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Correlation between resting state fMRI total neuronal activity and PET metabolism in healthy controls and patients with disorders of consciousness.

Soddu A, Gómez F, Heine L, Di Perri C, Bahri MA, Voss HU, Bruno MA, Vanhaudenhuyse A, Phillips C, Demertzi A, Chatelle C, Schrouff J, Thibaut A, Charland-Verville V, Noirhomme Q, Salmon E, Tshibanda JF, Schiff ND, Laureys S - Brain Behav (2015)

Bottom Line: The mildly invasive 18F-fluorodeoxyglucose positron emission tomography (FDG-PET) is a well-established imaging technique to measure 'resting state' cerebral metabolism.It also overcomes the problem of recognizing individual networks of independent component selection in functional magnetic resonance imaging (fMRI) resting state analysis.The constructed resting state fMRI functional connectivity map points toward the possibility for fMRI resting state to estimate relative levels of activity in a metabolic map.

View Article: PubMed Central - PubMed

Affiliation: Department of Physics & Astronomy, Brain and Mind Institute Western University London Ontario Canada.

ABSTRACT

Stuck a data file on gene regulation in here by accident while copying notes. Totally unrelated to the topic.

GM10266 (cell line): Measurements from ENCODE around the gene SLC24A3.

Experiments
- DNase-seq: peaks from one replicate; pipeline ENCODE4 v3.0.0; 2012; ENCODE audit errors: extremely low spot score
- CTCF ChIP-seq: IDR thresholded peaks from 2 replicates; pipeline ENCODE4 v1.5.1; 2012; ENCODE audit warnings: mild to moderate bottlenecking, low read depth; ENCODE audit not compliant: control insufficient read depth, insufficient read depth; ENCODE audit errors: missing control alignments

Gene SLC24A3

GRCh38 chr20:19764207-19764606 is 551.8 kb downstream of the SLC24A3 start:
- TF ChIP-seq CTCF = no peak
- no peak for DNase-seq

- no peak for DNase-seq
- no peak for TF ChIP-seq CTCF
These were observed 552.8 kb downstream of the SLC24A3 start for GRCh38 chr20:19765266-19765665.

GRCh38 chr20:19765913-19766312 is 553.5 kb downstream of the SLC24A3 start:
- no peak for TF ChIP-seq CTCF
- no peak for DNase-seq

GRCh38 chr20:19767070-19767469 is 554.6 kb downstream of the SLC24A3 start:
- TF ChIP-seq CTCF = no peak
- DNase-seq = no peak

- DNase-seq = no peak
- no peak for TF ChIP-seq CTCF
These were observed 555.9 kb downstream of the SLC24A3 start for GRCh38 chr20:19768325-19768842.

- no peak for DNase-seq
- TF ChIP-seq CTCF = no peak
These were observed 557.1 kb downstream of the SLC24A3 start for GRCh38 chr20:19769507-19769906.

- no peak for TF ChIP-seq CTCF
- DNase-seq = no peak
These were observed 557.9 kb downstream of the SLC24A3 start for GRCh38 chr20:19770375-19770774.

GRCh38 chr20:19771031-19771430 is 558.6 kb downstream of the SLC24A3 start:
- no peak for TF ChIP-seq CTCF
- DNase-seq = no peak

Introduction: The mildly invasive 18F-fluorodeoxyglucose positron emission tomography (FDG-PET) is a well-established imaging technique to measure 'resting state' cerebral metabolism. This technique made it possible to assess changes in metabolic activity in clinical applications, such as the study of severe brain injury and disorders of consciousness.

Objective: We assessed the possibility of creating functional MRI activity maps, which could estimate the relative levels of activity in FDG-PET cerebral metabolic maps. If no metabolic absolute measures can be extracted, our approach may still be of clinical use in centers without access to FDG-PET. It also overcomes the problem of recognizing individual networks of independent component selection in functional magnetic resonance imaging (fMRI) resting state analysis.

Methods: We extracted resting state fMRI functional connectivity maps using independent component analysis and combined only components of neuronal origin. To assess neuronality of components a classification based on support vector machine (SVM) was used. We compared the generated maps with the FDG-PET maps in 16 healthy controls, 11 vegetative state/unresponsive wakefulness syndrome patients and four locked-in patients.

Results: The results show a significant similarity with ρ = 0.75 ± 0.05 for healthy controls and ρ = 0.58 ± 0.09 for vegetative state/unresponsive wakefulness syndrome patients between the FDG-PET and the fMRI based maps. FDG-PET, fMRI neuronal maps, and the conjunction analysis show decreases in frontoparietal and medial regions in vegetative patients with respect to controls. Subsequent analysis in locked-in syndrome patients produced also consistent maps with healthy controls.

Conclusions: The constructed resting state fMRI functional connectivity map points toward the possibility for fMRI resting state to estimate relative levels of activity in a metabolic map.

No MeSH data available.


Related in: MedlinePlus